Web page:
Krishan Sharma
Technology Journalist

Krishan Sharma is a freelance journalist who writes for various consumer tech and business IT publications

Krishan Sharma
Technology Journalist

Krishan Sharma is a freelance journalist who writes for various consumer tech and business IT publications

If the high-profile cyber-attacks on the likes of Target and Sony teach us anything, it’s that every business, regardless of size, needs to take its security more seriously.

The good news is that it’s never been easier to secure your sensitive business information from prying eyes with a Virtual Private Network (VPN). Here’s what you need to know.

Diagram of Virtual Private Network Virtual Private Networks (VPNs) is an important tool for keeping business data secure.

What is a VPN?

A VPN is a powerful and versatile tool that could make it nearly impossible for someone to snoop on your network or track you as you browse the web. This is because a VPN creates an encrypted connection between your device and a server operated by the VPN provider, which accesses the internet on your behalf. This effectively creates a secure tunnel for your online activities to pass through. A VPN also masks your computer’s IP address making it harder for outsiders, including advertisers and your internet service provider (ISP), to track you online.

This is especially useful when you’re accessing public Wi-Fi networks, such as the ones at coffee shops, airports, hotels or onboard airplanes via in-flight Wi-Fi. Performing online activities such as banking, shopping or email on public Wi-Fi networks makes you especially vulnerable to identity and data theft, but a VPN can mitigate the risks by preventing anyone on the same Wi-Fi hotspot from intercepting your web traffic.

A VPN can also securely connect you to your company’s network, even when you’re outside the office. It’s an invaluable tool for working remotely, as you can access the company intranet or email from anywhere with a reliable internet connection, without any additional security risks.

What to look for in a VPN

With more than 800 VPN services out there, choosing just one may seem daunting. But most VPN providers offer a free trial so you can get a feel for how they perform before paying for the service. Most also provide short-term subscriptions of either a week or a month, so you can easily switch from one VPN to another until you find the one that works best for you and your business. 

But what should you look for? Firstly, don’t evaluate a VPN solely on price. While most VPN services require payment, there are a few, such as TunnelBear, that offer free VPN services. They are generally limited as far as features, server locations and speeds go, but these might be enough if your needs are fairly basic.

If you are a beginner, it’s best to choose a VPN that’s user-friendly. Top VPN providers such as Private Internet Access (PIA), NordVPN and ExpressVPN, for instance, require next to no set-up – simply download the app onto your computer or mobile device, log in, select the location of the VPN server you’d like to connect to and you’re ready to go. Other providers need you to jump through a few more hoops and manually configure your network settings.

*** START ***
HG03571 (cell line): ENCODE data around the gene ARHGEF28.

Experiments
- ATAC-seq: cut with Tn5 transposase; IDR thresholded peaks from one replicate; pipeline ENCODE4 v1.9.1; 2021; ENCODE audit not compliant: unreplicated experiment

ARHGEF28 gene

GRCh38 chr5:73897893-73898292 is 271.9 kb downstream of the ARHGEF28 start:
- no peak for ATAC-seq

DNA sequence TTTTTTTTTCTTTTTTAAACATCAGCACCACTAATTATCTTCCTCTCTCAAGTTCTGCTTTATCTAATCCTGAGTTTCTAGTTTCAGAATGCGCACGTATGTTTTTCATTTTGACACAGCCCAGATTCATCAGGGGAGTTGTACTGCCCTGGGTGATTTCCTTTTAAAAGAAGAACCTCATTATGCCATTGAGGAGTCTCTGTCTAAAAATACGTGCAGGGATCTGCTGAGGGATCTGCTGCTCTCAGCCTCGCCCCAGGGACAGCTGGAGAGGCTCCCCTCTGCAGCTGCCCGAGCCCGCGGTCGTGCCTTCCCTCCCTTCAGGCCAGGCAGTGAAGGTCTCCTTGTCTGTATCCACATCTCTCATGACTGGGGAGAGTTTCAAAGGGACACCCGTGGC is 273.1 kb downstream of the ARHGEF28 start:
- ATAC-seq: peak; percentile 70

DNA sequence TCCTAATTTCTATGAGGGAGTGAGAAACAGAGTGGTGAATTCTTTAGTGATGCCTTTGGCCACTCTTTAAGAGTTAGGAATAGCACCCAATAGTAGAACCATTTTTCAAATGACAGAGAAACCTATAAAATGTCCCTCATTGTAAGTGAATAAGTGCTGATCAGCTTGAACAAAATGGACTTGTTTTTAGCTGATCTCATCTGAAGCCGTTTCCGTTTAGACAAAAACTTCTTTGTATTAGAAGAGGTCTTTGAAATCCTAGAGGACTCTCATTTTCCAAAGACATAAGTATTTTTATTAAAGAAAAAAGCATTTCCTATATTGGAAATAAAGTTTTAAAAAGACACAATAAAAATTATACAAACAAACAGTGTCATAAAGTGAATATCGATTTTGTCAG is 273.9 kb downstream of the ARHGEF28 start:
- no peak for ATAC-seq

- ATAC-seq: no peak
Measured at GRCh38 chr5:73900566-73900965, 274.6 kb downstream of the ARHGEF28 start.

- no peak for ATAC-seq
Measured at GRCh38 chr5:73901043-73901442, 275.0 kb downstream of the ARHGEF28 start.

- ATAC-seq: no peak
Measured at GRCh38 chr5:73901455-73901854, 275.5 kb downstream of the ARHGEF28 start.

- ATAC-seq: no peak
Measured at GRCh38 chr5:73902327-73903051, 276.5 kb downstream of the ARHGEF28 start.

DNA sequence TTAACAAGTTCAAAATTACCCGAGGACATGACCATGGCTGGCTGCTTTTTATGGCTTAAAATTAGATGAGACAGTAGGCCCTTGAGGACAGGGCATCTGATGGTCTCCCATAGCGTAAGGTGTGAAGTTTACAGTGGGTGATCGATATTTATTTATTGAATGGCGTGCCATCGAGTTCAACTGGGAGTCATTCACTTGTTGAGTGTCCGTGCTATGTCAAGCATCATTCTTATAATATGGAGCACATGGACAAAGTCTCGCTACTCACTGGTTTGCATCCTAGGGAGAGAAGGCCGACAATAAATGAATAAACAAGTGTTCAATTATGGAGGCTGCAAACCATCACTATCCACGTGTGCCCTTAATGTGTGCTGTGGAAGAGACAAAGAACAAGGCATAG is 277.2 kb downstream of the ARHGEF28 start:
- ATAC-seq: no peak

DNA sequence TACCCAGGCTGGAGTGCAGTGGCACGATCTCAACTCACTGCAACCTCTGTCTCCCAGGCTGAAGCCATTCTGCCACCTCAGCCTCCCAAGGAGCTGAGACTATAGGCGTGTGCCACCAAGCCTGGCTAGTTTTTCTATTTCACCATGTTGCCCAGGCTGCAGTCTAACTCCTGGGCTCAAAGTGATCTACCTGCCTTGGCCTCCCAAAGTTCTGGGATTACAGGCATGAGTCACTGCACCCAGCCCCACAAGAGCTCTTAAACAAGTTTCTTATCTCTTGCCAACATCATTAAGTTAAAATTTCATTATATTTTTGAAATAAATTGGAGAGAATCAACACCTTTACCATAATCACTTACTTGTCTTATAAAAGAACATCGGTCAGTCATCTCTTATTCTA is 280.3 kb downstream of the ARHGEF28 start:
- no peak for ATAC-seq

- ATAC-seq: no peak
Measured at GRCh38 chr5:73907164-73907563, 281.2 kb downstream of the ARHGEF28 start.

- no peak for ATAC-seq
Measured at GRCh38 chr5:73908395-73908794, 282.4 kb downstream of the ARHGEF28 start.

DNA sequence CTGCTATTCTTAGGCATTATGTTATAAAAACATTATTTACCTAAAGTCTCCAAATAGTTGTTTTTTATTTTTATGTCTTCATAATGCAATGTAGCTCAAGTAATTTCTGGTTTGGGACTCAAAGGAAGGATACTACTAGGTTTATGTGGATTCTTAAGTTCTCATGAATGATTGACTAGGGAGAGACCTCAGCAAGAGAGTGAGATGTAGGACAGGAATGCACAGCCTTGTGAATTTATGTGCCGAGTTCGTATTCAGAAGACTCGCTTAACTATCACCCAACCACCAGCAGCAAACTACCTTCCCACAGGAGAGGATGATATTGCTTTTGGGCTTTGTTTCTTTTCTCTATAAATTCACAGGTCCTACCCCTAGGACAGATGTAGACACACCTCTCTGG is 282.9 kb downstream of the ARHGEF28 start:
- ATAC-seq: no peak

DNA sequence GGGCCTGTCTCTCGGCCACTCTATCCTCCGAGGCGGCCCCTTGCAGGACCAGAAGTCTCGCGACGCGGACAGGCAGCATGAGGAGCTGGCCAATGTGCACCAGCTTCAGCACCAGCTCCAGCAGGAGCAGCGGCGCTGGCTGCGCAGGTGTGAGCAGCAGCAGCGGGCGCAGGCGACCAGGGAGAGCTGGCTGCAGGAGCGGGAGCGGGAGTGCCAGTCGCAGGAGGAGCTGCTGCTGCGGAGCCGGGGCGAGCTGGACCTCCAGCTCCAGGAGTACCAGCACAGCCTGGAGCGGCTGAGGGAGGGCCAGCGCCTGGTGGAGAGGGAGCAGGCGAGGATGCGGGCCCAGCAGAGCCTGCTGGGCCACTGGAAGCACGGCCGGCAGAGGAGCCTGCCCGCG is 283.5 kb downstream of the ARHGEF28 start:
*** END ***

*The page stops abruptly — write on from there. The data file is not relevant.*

A good rule of thumb for selecting VPN server locations is that, unless you’re looking to access a service not normally available in Australia, then you’re almost always going to want to choose a VPN server located closest to you.

Other important things to look at are reputation, performance, privacy policy, support and extra features – all of which tend to vary wildly between providers. Extra features might include, for example, ad-blocking and the number of devices that can connect at a time.

Pay particular attention to the privacy practices of whichever service you choose. Some VPN providers keep temporary logs of the time and date users connect to their VPN in addition to storing their original IP address, while others like PIA do not log any form of customer data.

Get safe and get a VPN

There are a lot of situations where you will want to keep your VPN connection active, such as whenever you connect to a public Wi-Fi network or an untrusted network that you don’t own or manage. It’s also prudent to use a VPN when handling sensitive business data, which might include sharing company data with colleagues or clients remotely via email or a VOIP service like Skype. Or it could be that you’re doing market research on a competitor and you don’t want your rival to be alerted to you having accessed their company website. And, of course, a VPN is essential if you plan on accessing resources on the company’s network while you’re away from the office.

In an age of sophisticated cybercrime, heightened government surveillance and industrial espionage, a VPN is a fundamental tool that everyone should have at their disposal. 

Read more about improving the cyber-security of your business.

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